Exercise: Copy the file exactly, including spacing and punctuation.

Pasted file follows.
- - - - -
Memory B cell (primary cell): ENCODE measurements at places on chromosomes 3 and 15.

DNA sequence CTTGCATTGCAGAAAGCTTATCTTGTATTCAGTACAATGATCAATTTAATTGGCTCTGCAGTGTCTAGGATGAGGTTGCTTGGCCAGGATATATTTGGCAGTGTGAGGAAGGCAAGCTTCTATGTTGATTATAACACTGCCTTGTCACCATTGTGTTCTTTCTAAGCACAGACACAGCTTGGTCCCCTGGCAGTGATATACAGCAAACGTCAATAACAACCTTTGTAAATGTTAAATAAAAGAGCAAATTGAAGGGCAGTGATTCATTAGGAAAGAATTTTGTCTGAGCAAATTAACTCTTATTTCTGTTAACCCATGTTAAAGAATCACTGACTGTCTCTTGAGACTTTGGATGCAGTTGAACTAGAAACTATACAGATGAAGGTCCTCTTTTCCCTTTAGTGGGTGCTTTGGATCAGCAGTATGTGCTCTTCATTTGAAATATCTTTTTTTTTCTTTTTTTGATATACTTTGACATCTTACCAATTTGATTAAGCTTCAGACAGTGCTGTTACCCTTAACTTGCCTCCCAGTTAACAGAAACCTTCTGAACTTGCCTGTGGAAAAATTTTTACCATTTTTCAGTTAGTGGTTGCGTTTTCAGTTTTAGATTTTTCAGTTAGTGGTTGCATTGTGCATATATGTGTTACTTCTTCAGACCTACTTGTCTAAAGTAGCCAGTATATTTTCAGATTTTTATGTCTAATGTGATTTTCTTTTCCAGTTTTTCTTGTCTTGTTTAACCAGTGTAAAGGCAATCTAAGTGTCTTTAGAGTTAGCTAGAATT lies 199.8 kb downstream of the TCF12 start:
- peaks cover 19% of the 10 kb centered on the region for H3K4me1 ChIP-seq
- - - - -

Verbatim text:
Memory B cell (primary cell): ENCODE measurements at places on chromosomes 3 and 15.

DNA sequence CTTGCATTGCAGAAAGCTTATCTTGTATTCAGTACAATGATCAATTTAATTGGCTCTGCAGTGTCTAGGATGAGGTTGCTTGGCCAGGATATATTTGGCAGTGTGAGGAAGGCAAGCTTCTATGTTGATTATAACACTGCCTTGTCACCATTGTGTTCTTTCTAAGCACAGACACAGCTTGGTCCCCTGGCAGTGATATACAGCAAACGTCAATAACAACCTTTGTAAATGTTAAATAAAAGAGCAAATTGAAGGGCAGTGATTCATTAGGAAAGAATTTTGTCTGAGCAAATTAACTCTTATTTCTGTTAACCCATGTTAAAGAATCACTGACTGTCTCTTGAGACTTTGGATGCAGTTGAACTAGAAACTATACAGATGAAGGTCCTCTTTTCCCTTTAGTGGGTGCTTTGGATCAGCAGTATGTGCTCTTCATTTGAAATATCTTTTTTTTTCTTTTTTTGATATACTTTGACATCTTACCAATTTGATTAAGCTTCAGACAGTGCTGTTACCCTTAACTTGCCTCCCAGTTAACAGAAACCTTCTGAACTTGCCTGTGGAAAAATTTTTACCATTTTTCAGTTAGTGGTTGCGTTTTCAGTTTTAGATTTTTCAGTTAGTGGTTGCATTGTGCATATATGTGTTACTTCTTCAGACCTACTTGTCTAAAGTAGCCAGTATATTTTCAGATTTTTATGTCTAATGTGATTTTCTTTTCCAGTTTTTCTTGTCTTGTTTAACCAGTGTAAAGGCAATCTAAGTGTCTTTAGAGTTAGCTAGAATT lies 199.8 kb downstream of the TCF12 start:
- peaks cover 19% of the 10 kb centered on the region for H3K4me1 ChIP-seq